A peek into Scala 3

7 min read


By Per Øyvind Kanestrøm


December 14, 2020

A new year is closing in and so is a new release from Scala. Release candidate 1 is expected to be found sometime this December!

Version two of the language was released in 2006 and has so far seen a total of thirteen larger minor releases. Throughout these changes the language has evolved to places not foreseen. Implicits that were first introduced for implicit conversions gave rise to type classes, built upon to create implicit classes for extension methods, and macros for metaprogramming that to this day is still locked behind experimental flags, though still considered an important part of the language. A key part of the coming version is to formalize these patterns and be more opinionated. But under the hood there is lots more going on!

A unique challenge for Scala has been the combination of subtyping and dependent types. The theoretical foundation has been on rocky grounds up until 2016 when DOT Calculus (Dependent Object Types) was presented^subtypingPath. With that came Dotty, a reference implementation language translating to DOT calculus, and now soon to be Scala 3. Though going deep into these details is not important for end users, it is interesting to note that we are talking about a complete rewriting of the compiler.

If migration issues are a worrying factor, then it should please you to know that most application code bases seem simple to port. To ease the process a lot of the bigger users facing changes are delayed to version 3.1. Scala 3 will also be able to use Scala 2.13.4 binaries and vice versa. Most of the difficulties will be in the ecosystem migrating base libraries, which is well on its way! The community builds^scala2CommunityBuilds has been an enormous success for Scala 2 and the one for Scala 3 is soon up to 50 community libraries ^scala3CommunityBuilds! Not bad for unreleased software. Documentation on the migration process is being worked on the by the Scala Center^migration.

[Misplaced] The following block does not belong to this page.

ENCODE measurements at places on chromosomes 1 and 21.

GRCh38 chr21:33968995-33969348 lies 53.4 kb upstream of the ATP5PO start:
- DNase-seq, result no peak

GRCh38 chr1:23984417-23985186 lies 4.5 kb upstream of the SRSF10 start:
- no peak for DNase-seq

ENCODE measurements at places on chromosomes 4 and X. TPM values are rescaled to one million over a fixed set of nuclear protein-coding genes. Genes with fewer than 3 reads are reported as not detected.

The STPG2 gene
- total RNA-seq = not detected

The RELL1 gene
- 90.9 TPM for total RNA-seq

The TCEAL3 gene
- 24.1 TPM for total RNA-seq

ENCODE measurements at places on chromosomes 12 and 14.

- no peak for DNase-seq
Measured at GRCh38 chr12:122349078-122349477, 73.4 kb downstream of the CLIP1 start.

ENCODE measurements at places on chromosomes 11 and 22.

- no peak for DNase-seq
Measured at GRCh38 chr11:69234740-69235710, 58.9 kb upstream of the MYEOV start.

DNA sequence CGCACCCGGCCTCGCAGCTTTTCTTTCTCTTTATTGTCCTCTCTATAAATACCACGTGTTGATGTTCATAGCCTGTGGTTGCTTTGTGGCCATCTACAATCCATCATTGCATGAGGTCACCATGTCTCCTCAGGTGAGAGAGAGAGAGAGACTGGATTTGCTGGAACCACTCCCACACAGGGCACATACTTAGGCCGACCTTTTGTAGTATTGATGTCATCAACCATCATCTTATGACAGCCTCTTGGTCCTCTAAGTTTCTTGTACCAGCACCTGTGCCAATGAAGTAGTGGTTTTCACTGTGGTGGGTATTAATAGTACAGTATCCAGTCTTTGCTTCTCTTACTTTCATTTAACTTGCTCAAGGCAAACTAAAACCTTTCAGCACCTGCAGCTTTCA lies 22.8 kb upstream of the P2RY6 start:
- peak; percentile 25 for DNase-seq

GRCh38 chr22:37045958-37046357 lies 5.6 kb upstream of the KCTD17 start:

New Features

def hello = println("world")

Simplicity and more opinionated patterns are one of the bigger design goals. In the example above we have started a small program in two lines of code. Try it out yourself through Scastie^scastieHelloWorld. But lines of code are far from everything regarding simplicity! The error messages are improved, and the type system will do a much better job aiding you while keeping the code sound. One example of that is that the compiler will give suggestions of what to import when implicits are missing from the scope. In the example error below, we can see a detailed error message from trying to use an extension method from the fantastic Cats^cats library. Learning which imports to use in libraries which are heavy on implicit usage has always been a sore spot for beginners. Now we immediately get a helping hand to continue.

 List(1, 2, 3)